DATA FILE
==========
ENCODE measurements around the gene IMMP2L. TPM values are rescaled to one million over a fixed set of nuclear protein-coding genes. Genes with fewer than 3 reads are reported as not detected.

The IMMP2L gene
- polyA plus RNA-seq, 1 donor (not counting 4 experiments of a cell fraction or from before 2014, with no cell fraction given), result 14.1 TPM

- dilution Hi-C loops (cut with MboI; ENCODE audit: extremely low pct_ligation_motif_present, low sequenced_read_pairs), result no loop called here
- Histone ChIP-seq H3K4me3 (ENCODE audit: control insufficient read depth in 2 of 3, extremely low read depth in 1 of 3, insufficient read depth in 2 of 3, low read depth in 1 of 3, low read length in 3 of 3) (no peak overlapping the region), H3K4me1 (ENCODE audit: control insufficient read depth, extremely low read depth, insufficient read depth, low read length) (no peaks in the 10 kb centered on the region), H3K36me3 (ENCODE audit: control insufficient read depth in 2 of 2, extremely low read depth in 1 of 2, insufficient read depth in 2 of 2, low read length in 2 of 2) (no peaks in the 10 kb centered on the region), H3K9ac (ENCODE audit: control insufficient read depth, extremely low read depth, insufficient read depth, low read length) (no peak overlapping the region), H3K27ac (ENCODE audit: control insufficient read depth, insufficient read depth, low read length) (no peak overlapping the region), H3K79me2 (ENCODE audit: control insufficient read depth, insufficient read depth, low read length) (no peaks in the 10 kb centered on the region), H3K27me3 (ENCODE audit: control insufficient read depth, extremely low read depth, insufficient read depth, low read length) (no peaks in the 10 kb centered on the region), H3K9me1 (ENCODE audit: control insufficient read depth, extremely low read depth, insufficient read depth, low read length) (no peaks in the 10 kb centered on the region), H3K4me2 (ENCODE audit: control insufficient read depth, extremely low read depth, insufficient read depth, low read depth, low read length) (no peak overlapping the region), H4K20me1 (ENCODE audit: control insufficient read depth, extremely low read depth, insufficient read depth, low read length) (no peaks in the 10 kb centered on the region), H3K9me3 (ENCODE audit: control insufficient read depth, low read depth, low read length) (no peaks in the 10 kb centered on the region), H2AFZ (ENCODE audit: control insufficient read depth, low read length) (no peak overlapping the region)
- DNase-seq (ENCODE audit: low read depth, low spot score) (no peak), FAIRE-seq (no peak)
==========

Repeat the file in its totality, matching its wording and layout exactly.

ENCODE measurements around the gene IMMP2L. TPM values are rescaled to one million over a fixed set of nuclear protein-coding genes. Genes with fewer than 3 reads are reported as not detected.

The IMMP2L gene
- polyA plus RNA-seq, 1 donor (not counting 4 experiments of a cell fraction or from before 2014, with no cell fraction given), result 14.1 TPM

- dilution Hi-C loops (cut with MboI; ENCODE audit: extremely low pct_ligation_motif_present, low sequenced_read_pairs), result no loop called here
- Histone ChIP-seq H3K4me3 (ENCODE audit: control insufficient read depth in 2 of 3, extremely low read depth in 1 of 3, insufficient read depth in 2 of 3, low read depth in 1 of 3, low read length in 3 of 3) (no peak overlapping the region), H3K4me1 (ENCODE audit: control insufficient read depth, extremely low read depth, insufficient read depth, low read length) (no peaks in the 10 kb centered on the region), H3K36me3 (ENCODE audit: control insufficient read depth in 2 of 2, extremely low read depth in 1 of 2, insufficient read depth in 2 of 2, low read length in 2 of 2) (no peaks in the 10 kb centered on the region), H3K9ac (ENCODE audit: control insufficient read depth, extremely low read depth, insufficient read depth, low read length) (no peak overlapping the region), H3K27ac (ENCODE audit: control insufficient read depth, insufficient read depth, low read length) (no peak overlapping the region), H3K79me2 (ENCODE audit: control insufficient read depth, insufficient read depth, low read length) (no peaks in the 10 kb centered on the region), H3K27me3 (ENCODE audit: control insufficient read depth, extremely low read depth, insufficient read depth, low read length) (no peaks in the 10 kb centered on the region), H3K9me1 (ENCODE audit: control insufficient read depth, extremely low read depth, insufficient read depth, low read length) (no peaks in the 10 kb centered on the region), H3K4me2 (ENCODE audit: control insufficient read depth, extremely low read depth, insufficient read depth, low read depth, low read length) (no peak overlapping the region), H4K20me1 (ENCODE audit: control insufficient read depth, extremely low read depth, insufficient read depth, low read length) (no peaks in the 10 kb centered on the region), H3K9me3 (ENCODE audit: control insufficient read depth, low read depth, low read length) (no peaks in the 10 kb centered on the region), H2AFZ (ENCODE audit: control insufficient read depth, low read length) (no peak overlapping the region)
- DNase-seq (ENCODE audit: low read depth, low spot score) (no peak), FAIRE-seq (no peak)